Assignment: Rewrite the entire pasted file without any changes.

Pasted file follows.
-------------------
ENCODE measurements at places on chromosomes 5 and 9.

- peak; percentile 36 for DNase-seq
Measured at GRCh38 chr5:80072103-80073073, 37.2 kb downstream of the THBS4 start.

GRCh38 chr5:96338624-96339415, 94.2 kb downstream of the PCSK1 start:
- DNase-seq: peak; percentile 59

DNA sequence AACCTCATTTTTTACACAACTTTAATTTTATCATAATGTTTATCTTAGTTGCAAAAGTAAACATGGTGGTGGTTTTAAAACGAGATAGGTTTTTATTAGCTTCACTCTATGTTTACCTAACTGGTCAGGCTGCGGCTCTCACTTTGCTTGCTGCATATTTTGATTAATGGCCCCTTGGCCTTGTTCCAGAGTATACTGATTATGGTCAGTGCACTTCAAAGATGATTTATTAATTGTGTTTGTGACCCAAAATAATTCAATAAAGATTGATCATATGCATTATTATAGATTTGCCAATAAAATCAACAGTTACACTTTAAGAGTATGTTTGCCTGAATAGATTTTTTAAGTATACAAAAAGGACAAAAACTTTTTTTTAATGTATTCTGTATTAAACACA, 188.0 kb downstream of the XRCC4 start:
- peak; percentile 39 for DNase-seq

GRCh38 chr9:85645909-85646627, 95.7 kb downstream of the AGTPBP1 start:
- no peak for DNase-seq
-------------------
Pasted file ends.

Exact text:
ENCODE measurements at places on chromosomes 5 and 9.

- peak; percentile 36 for DNase-seq
Measured at GRCh38 chr5:80072103-80073073, 37.2 kb downstream of the THBS4 start.

GRCh38 chr5:96338624-96339415, 94.2 kb downstream of the PCSK1 start:
- DNase-seq: peak; percentile 59

DNA sequence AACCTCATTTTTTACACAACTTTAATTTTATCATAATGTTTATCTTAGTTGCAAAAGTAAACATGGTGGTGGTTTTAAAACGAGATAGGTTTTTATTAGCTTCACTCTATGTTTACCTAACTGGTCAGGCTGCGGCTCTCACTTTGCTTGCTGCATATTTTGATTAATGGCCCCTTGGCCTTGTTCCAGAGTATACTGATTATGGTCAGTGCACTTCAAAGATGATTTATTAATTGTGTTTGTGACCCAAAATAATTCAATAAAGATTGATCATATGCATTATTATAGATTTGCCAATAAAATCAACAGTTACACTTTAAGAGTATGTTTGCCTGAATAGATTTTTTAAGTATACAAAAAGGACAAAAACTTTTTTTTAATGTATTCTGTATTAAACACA, 188.0 kb downstream of the XRCC4 start:
- peak; percentile 39 for DNase-seq

GRCh38 chr9:85645909-85646627, 95.7 kb downstream of the AGTPBP1 start:
- no peak for DNase-seq